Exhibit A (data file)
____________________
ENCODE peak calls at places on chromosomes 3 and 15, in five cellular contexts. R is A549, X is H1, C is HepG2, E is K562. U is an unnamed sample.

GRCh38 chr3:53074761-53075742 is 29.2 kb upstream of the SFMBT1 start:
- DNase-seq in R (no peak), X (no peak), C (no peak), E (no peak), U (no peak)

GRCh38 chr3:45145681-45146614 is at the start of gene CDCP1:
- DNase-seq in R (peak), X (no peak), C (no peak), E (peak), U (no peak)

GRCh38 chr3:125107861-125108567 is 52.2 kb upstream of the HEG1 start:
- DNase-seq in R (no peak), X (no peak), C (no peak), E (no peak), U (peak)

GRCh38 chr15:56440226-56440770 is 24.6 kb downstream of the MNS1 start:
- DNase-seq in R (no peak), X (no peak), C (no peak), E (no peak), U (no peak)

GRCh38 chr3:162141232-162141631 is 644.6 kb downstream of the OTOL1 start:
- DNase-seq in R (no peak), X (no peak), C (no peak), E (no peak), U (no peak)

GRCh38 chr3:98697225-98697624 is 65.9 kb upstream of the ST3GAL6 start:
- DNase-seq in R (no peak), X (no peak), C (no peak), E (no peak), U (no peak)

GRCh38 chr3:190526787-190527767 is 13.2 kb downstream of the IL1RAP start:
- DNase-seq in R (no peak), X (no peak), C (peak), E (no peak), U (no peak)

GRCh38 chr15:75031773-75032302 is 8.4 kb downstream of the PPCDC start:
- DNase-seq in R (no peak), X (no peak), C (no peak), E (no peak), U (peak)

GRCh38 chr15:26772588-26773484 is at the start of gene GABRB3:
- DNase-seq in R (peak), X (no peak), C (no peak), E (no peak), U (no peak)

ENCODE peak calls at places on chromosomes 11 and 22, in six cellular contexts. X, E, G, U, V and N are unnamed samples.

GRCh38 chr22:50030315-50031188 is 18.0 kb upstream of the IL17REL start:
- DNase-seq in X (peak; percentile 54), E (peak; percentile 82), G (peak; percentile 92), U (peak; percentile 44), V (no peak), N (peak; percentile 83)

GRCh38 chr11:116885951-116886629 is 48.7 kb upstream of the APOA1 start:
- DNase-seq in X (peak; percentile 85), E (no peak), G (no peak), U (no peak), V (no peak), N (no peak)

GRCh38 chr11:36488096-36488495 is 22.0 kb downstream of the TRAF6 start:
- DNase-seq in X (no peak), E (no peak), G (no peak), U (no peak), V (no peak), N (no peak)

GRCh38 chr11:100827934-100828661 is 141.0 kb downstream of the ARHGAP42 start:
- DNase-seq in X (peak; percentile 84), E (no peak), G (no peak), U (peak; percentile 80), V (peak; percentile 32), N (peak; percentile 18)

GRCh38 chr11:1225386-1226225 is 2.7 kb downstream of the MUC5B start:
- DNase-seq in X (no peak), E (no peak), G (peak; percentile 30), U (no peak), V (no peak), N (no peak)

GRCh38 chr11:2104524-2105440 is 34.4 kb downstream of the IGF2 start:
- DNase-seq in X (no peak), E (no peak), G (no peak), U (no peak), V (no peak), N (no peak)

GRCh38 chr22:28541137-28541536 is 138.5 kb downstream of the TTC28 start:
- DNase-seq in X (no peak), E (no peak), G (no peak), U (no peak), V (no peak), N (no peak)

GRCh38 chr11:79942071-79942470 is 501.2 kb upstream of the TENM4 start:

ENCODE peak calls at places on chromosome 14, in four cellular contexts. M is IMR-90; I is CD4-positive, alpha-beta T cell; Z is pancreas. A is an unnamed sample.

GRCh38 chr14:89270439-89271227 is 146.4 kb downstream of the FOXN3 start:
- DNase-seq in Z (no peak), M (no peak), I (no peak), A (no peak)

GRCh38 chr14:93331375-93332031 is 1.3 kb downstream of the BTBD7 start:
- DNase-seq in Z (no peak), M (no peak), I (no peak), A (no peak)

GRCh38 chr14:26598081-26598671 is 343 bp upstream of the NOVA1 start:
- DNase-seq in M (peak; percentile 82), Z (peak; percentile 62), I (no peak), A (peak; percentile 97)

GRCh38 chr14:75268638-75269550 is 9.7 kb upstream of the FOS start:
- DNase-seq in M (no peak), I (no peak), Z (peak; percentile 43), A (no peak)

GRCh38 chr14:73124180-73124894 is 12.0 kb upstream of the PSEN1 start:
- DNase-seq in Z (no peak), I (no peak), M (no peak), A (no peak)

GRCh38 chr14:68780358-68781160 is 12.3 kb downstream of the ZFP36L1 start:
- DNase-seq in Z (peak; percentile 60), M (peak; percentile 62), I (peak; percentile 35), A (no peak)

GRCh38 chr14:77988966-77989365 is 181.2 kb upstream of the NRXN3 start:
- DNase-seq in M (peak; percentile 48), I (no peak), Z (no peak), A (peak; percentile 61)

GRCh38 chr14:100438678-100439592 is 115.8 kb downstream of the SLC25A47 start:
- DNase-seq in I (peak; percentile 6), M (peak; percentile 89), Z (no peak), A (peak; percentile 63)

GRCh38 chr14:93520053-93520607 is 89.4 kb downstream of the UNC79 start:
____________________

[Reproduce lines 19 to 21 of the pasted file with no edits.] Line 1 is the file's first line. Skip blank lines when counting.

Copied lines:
- DNase-seq in R (peak), X (no peak), C (no peak), E (no peak), U (no peak)

ENCODE peak calls at places on chromosomes 11 and 22, in six cellular contexts. X, E, G, U, V and N are unnamed samples.

GRCh38 chr22:50030315-50031188 is 18.0 kb upstream of the IL17REL start: